Local Bands: An Interview with rocketswan
Though their name consists of a seemingly random amalgamation of unrelated themes, rocketswan’s fuzzy girl-fronted lo-fi surf pop has got nothing odd about it. Their equally randomly-titled debut EP “my name is Abel, how do you do”, which has been entirely written, recorded, and produced by the band themselves, evoked dreamy vibes reminiscent of bands like Cults and Yuck. Between their atmospheric sound and catchy riffs, complimented by Rachael’s ethereal vocals; the reverb-heavy production and their fuzzed-out nods to the Swinging Sixties is both accessible and relatable.
The multi-talented quintet, which came together for a school competition, has come a long way since then and has garnered much critical commendations in various local and regional reviews. Just recently, they opened for label mates Obedient Wives Club for the launch of their latest EP.
We had a chat with this up-and-coming local band to tell us more about themselves, their thoughts on the music scene in Singapore and their plans for the future.
How did the name rocketswan come about?
When the group got together we had to name the band rocketswan (with a small r). it wasn’t a matter of discussion, it was a matter of fact.
Tell us more about the band and some of your musical influences?
rocketswan is about rhythm and textures. Check out this song called Bomba Carabomba Angel Canales, that is the closest thing i can get to what we are about.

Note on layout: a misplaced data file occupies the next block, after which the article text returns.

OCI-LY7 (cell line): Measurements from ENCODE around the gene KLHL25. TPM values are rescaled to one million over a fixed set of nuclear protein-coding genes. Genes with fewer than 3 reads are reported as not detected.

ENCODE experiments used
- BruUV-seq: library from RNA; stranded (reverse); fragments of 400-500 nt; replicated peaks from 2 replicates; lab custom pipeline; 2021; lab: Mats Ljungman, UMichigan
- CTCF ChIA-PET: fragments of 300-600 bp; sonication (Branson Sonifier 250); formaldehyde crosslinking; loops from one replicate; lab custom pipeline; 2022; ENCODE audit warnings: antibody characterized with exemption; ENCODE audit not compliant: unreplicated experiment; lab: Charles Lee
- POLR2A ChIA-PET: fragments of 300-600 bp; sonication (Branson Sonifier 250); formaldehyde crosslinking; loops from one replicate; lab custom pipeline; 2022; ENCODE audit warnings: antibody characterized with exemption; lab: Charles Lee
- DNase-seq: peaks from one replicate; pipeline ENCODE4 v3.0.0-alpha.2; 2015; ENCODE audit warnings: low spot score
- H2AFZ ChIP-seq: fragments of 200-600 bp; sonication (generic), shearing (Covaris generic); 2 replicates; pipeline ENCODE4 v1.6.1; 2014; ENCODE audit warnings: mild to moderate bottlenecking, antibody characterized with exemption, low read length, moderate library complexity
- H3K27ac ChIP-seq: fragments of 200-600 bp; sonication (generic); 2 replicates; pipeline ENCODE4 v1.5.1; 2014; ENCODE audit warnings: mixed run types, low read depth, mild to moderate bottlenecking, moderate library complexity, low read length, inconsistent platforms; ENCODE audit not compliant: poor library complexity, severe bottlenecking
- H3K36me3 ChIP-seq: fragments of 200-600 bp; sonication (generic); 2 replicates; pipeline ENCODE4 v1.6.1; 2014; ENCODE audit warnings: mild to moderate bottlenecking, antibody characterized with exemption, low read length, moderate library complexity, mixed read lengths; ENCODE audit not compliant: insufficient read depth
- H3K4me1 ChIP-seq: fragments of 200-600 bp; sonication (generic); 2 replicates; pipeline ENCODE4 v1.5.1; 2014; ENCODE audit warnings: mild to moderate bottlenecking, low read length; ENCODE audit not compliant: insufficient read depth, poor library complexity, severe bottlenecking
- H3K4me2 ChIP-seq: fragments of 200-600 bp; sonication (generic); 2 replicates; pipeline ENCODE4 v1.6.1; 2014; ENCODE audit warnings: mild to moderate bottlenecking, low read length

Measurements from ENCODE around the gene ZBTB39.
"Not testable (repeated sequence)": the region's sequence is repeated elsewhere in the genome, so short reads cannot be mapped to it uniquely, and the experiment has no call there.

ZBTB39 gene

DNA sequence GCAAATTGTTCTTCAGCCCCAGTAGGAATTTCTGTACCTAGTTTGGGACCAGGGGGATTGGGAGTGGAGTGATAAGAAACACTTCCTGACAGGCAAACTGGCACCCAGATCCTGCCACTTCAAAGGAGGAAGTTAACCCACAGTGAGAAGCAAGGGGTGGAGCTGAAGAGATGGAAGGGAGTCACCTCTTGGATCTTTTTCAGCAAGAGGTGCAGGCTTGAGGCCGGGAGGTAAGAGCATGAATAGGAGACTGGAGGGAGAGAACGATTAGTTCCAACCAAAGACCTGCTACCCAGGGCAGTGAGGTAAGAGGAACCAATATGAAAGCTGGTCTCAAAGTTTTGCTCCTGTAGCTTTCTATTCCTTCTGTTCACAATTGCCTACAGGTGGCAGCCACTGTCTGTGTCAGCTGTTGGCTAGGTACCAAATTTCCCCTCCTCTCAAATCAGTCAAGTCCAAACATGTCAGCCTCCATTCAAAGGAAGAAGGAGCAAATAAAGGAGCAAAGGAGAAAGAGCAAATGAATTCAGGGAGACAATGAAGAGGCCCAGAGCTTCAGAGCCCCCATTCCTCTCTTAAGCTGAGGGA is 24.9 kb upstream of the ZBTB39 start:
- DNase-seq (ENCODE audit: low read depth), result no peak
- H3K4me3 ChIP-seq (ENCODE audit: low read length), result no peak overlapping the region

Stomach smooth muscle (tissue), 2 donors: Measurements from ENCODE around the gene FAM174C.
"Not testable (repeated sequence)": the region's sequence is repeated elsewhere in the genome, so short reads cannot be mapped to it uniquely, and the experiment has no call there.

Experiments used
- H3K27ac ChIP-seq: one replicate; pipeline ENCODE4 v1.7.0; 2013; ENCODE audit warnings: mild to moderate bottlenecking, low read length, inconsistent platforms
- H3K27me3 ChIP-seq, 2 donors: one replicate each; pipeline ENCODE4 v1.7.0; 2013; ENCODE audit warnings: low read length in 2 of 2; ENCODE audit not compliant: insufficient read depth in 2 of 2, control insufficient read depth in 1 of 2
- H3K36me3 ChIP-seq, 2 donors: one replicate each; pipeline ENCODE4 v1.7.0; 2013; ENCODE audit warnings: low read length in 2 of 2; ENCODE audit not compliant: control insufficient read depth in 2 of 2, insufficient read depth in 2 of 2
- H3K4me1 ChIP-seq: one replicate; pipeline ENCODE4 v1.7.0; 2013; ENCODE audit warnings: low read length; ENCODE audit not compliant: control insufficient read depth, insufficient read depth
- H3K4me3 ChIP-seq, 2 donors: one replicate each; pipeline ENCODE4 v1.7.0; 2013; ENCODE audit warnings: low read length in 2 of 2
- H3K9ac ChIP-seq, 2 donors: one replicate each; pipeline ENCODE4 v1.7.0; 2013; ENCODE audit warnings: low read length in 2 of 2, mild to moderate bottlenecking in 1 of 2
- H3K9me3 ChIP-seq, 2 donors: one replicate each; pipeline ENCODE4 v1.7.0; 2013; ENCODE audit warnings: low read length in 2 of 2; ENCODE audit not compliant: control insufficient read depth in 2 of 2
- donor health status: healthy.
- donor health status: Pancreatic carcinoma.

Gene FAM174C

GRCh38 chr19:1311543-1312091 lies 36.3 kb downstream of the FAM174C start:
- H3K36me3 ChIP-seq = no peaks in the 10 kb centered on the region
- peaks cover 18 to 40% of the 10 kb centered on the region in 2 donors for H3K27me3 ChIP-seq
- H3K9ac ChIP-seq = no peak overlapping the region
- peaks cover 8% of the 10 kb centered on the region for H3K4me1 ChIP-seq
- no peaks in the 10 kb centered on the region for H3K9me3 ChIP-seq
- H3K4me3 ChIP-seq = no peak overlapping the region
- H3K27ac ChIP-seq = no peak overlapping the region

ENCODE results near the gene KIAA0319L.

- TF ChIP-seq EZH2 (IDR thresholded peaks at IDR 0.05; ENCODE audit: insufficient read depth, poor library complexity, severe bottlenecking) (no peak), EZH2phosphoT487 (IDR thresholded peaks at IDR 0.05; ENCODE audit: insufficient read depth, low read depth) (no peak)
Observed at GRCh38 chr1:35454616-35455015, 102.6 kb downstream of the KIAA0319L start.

How did you feel about your Homeclub gig as the opening act for local indie stalwarts Obedient Wives Club?
We were really excited! They are a great bunch, and we could not have been happier to be asked to open for them.
You guys were featured and reviewed in several local and regional publications. Were you expecting this much exposure when the band first started?
Honestly, we weren’t expecting anything with our band. We wanted to put our music and ourselves out there, and anything else that came along with that has been like icing on top of a cake.
What do you think of the local music scene from a musician’s perspective?
Singapore is a small place, so the size and standard of our scene is limited by that. That being said, the local music scene has made huge progress with many new venues to play live, more quality bands emerging as well as more veteran and fresh acts going abroad to play in festivals and tours.
Where do you guys see yourselves going from here, individually and as a band?
We hope to grow as individuals so that we can bring more to the table as a band.
More information about rocketswan can be found on their Facebook: https://www.facebook.com/rocketswan/
Text by: Choy Jing Hui
Images courtesy of: rocketswan and Happy Teardrop Music
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